Michael Moore's brand of populist polemics had more of a sense of burning urgency during the Bush era than it does now. His new film tub-thumps against the evils of corporate capitalism in America. It's a message we've all heard before in the wake of the economic collapse, the sub-prime mortgage crisis and the bank bailouts.
However, he delivers it in such rousing and entertaining fashion that he carries us with him. This may be a documentary but it has the same uplifting, folksy feel as old Frank Capra movies of the 1930s in which an American everyman (James Stewart or Gary Cooper) would take on the big, bad world of Washington or Wall Street.
The film opens by comparing the contemporary US to the Roman Empire in its terminal days of decline. Reality TV and wrestling, Moore argues, are the new equivalent to the "bread and circuses" during the time of the Caesars.
Capitalism: A Love Story isn't really about American decline, though. It's about renewal too. Moore makes fiery attacks on "condo vultures" (property speculators preying on home owners who lose their houses), Goldman Sachs bankers (who seemingly still hold the levers of American power) and deregulators from the Reagan era. We hear shocking stories about how poorly airline pilots are paid and how this puts passengers' safety at risk. Moore rails against bankers who have tried to turn his beloved America into "a plutonomy," a society in which the 1 per cent of the very, very rich lord it over the rest of the population. He bemoans the bank bailouts as a corporate coup d'etat and tries to work out where all the taxpayer money has gone. We hear the shocking story of the privatised juvenile detention centre whose owners made fortunes locking up youngsters on minor misdemeanours.
This is all familiar stuff. Moore delivers his arguments in his usual scattergun fashion, mixing archive footage, interviews, sarcastic voice-overs and his own interventions. (He spends a lot of time on Wall Street trying to make citizen's arrests of bankers.) When you unpick the rousing rhetoric you quickly realise that contradictions and syllogisms abound. Coherence isn't his strong point. Even so, this is moving and entertaining fare.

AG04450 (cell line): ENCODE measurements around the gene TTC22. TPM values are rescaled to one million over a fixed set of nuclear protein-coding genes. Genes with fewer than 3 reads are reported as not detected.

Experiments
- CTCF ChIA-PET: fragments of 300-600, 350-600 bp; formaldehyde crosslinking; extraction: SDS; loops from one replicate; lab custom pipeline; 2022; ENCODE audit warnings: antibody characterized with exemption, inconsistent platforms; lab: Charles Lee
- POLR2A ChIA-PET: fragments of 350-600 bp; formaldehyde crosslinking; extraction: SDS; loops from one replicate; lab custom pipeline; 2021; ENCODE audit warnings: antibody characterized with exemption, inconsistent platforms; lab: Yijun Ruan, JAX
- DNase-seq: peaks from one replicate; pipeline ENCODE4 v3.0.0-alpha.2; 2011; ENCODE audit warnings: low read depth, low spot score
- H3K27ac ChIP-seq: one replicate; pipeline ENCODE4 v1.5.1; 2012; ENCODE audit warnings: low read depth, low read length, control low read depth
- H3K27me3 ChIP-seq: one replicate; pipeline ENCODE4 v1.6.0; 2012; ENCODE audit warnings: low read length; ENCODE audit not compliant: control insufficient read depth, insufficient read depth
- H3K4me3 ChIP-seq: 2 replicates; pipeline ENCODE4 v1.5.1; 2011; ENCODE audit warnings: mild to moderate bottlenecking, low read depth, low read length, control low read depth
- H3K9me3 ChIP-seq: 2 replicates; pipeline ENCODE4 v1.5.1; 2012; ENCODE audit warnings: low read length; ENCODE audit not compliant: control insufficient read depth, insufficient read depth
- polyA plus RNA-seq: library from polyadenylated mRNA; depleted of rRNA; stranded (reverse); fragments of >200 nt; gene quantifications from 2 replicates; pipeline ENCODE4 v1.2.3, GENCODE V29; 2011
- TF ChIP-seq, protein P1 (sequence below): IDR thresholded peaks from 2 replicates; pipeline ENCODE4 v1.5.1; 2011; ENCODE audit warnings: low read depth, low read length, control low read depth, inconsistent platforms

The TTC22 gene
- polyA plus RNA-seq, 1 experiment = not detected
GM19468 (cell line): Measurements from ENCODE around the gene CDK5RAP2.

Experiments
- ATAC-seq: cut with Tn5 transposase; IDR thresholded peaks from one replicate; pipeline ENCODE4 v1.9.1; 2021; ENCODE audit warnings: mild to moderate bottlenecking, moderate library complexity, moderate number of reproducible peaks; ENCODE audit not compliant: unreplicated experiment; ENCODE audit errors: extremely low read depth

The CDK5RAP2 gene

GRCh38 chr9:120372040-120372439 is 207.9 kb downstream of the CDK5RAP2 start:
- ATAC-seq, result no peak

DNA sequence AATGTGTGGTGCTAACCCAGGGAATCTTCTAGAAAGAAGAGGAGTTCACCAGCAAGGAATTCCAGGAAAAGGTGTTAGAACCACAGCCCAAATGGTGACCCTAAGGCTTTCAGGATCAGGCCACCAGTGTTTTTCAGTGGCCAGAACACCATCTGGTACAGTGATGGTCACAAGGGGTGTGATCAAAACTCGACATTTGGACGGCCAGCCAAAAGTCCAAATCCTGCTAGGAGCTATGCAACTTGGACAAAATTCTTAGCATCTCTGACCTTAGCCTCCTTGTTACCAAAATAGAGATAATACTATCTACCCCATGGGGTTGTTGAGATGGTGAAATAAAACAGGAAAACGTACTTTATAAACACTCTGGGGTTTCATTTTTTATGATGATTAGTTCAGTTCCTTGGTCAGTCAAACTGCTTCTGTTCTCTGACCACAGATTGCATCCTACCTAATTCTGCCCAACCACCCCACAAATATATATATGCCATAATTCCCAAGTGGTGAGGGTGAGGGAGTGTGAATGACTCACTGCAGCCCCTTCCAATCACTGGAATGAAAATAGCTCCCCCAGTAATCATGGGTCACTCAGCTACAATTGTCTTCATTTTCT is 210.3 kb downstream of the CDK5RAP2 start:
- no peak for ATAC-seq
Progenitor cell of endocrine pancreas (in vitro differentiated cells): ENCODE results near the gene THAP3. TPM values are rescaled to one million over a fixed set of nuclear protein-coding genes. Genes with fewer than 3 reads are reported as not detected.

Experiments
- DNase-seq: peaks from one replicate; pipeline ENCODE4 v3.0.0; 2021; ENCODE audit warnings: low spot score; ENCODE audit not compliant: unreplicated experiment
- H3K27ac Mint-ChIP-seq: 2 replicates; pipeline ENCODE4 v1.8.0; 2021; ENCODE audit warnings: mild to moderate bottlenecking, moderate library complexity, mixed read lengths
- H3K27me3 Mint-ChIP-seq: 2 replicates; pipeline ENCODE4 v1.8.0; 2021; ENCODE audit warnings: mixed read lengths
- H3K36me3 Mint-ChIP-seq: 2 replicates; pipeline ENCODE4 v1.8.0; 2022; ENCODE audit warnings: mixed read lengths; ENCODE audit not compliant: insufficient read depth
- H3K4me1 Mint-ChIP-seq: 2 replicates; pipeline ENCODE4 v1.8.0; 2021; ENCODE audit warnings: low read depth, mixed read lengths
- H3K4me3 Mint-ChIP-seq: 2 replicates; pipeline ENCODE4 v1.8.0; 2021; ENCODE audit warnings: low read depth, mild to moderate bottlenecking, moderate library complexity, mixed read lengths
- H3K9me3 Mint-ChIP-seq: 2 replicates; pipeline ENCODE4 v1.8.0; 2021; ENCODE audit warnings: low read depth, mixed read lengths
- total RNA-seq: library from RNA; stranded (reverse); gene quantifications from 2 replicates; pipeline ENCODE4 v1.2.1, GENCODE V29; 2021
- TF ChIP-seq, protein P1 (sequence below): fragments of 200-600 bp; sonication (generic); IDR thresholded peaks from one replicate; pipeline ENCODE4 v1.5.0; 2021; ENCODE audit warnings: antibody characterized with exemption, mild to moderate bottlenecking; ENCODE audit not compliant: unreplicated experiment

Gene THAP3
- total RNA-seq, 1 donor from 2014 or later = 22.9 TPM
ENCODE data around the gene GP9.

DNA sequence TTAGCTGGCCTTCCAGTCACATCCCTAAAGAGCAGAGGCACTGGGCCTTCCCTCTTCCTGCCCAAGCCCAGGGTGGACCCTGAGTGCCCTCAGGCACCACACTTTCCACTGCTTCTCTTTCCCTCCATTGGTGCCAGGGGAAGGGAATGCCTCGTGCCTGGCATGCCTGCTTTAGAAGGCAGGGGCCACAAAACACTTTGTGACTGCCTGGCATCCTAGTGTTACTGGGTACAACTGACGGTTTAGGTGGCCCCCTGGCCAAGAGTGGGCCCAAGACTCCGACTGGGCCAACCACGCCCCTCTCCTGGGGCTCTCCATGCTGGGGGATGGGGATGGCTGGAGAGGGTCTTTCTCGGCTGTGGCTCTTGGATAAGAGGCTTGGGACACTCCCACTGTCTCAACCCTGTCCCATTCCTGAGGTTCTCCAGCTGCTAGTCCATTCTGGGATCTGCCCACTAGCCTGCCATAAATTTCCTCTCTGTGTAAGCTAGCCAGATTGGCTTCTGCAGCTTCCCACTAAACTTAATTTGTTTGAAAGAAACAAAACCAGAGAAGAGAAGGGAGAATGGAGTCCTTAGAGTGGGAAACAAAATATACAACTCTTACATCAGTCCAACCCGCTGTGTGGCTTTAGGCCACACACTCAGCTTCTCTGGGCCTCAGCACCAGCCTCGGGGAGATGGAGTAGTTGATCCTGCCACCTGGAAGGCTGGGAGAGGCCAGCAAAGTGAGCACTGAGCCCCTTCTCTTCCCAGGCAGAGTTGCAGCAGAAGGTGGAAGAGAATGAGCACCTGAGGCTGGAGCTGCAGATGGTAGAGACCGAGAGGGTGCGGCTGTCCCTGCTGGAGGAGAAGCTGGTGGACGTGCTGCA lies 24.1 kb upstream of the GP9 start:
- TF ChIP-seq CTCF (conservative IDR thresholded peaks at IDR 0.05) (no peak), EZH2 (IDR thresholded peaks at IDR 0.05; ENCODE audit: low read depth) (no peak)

Alongside the attacks on the capitalist fat cats, Moore celebrates Americans who've fought back: workers who stage sit-ins, local residents who stop foreclosures, priests and economic gurus who speak out against the evils of capitalism. There's no mention of Marx. Instead, Moore extols a version of American democracy embodied by Presidents like Roosevelt and Carter who had a basic sense of decency and fair play. The director sometimes seems naïve and sentimental. Nonetheless, he makes it clear throughout that this is his own story as much as it is that of his troubled country. We see home movie footage of Moore, enjoying what seemed to be a halcyon, all-American childhood – a time of near full employment when workers were treated decently and the old, pre-Reagan social contract was still in place. We then see the filmmaker and his dad visiting the ruins of the old factory where Moore Sr used to work.
"When I was young, I wanted to be a priest," the filmmaker declares at one stage. In a sense, that is what he has become, with film as his pulpit. At his worst, he can be a hectoring and overbearing figure. Here, though, there is humour and pathos in his sermonising. He is an entertainer as well as a would-be prophet.Reuse content